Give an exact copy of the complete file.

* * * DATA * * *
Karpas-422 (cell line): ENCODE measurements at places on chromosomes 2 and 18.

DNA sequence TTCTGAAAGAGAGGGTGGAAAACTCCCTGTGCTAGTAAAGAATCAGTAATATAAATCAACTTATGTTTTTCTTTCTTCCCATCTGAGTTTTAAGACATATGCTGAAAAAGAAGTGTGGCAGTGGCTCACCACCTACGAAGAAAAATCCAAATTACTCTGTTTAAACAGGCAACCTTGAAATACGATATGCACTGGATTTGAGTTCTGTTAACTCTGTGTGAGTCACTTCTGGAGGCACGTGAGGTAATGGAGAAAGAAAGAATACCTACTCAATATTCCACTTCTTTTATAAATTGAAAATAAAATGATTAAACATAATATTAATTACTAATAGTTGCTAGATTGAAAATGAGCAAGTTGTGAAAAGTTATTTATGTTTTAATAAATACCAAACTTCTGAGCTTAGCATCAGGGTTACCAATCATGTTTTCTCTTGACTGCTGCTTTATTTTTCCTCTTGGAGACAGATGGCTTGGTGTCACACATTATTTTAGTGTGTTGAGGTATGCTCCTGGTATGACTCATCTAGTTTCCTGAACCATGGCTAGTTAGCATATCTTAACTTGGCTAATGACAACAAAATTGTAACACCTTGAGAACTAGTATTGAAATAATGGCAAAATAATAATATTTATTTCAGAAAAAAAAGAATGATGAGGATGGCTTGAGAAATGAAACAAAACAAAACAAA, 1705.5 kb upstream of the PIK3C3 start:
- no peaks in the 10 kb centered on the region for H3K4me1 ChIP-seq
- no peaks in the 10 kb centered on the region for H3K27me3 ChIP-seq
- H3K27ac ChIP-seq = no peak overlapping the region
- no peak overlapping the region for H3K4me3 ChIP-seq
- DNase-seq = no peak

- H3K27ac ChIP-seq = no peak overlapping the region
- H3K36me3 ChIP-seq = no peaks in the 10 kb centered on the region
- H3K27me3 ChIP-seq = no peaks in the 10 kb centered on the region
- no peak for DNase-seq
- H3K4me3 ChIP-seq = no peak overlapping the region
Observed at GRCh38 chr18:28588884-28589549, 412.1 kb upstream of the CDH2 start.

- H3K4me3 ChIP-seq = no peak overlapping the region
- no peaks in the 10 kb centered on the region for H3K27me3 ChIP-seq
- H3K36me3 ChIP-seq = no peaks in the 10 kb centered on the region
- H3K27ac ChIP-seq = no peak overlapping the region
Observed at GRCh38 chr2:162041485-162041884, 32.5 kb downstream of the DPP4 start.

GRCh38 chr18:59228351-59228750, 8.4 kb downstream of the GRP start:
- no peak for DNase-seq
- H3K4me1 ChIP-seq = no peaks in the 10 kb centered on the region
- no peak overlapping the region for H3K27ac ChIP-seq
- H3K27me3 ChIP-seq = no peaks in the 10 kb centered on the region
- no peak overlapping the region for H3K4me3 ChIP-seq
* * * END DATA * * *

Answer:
Karpas-422 (cell line): ENCODE measurements at places on chromosomes 2 and 18.

DNA sequence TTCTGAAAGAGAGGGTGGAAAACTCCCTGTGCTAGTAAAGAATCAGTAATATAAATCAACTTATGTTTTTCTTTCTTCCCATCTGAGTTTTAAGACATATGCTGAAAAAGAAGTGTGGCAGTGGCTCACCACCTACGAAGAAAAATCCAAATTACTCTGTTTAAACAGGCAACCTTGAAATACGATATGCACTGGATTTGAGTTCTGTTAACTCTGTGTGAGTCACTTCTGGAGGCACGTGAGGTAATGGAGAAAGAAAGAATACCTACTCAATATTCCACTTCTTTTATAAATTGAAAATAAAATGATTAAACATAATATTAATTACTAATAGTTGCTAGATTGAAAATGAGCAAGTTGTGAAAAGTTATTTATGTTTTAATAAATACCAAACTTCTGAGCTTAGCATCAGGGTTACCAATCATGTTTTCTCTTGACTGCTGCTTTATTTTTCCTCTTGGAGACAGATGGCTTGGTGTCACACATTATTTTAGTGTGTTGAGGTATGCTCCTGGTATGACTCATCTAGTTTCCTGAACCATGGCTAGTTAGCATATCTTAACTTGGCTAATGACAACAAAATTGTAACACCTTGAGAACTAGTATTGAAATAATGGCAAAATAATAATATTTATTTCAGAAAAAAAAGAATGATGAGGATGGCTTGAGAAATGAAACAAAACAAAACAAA, 1705.5 kb upstream of the PIK3C3 start:
- no peaks in the 10 kb centered on the region for H3K4me1 ChIP-seq
- no peaks in the 10 kb centered on the region for H3K27me3 ChIP-seq
- H3K27ac ChIP-seq = no peak overlapping the region
- no peak overlapping the region for H3K4me3 ChIP-seq
- DNase-seq = no peak

- H3K27ac ChIP-seq = no peak overlapping the region
- H3K36me3 ChIP-seq = no peaks in the 10 kb centered on the region
- H3K27me3 ChIP-seq = no peaks in the 10 kb centered on the region
- no peak for DNase-seq
- H3K4me3 ChIP-seq = no peak overlapping the region
Observed at GRCh38 chr18:28588884-28589549, 412.1 kb upstream of the CDH2 start.

- H3K4me3 ChIP-seq = no peak overlapping the region
- no peaks in the 10 kb centered on the region for H3K27me3 ChIP-seq
- H3K36me3 ChIP-seq = no peaks in the 10 kb centered on the region
- H3K27ac ChIP-seq = no peak overlapping the region
Observed at GRCh38 chr2:162041485-162041884, 32.5 kb downstream of the DPP4 start.

GRCh38 chr18:59228351-59228750, 8.4 kb downstream of the GRP start:
- no peak for DNase-seq
- H3K4me1 ChIP-seq = no peaks in the 10 kb centered on the region
- no peak overlapping the region for H3K27ac ChIP-seq
- H3K27me3 ChIP-seq = no peaks in the 10 kb centered on the region
- no peak overlapping the region for H3K4me3 ChIP-seq